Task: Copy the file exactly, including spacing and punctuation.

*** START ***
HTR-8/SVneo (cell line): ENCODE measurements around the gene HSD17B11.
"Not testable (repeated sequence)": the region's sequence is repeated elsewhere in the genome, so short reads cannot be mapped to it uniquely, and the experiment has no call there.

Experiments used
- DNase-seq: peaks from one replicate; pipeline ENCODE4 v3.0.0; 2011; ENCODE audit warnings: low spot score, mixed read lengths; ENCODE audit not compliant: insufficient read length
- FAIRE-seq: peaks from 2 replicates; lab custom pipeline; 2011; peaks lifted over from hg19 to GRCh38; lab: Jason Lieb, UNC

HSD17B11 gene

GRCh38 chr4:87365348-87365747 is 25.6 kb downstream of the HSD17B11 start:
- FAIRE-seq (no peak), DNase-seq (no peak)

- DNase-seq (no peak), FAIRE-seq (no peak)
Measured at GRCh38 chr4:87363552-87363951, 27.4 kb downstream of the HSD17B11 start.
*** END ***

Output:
HTR-8/SVneo (cell line): ENCODE measurements around the gene HSD17B11.
"Not testable (repeated sequence)": the region's sequence is repeated elsewhere in the genome, so short reads cannot be mapped to it uniquely, and the experiment has no call there.

Experiments used
- DNase-seq: peaks from one replicate; pipeline ENCODE4 v3.0.0; 2011; ENCODE audit warnings: low spot score, mixed read lengths; ENCODE audit not compliant: insufficient read length
- FAIRE-seq: peaks from 2 replicates; lab custom pipeline; 2011; peaks lifted over from hg19 to GRCh38; lab: Jason Lieb, UNC

HSD17B11 gene

GRCh38 chr4:87365348-87365747 is 25.6 kb downstream of the HSD17B11 start:
- FAIRE-seq (no peak), DNase-seq (no peak)

- DNase-seq (no peak), FAIRE-seq (no peak)
Measured at GRCh38 chr4:87363552-87363951, 27.4 kb downstream of the HSD17B11 start.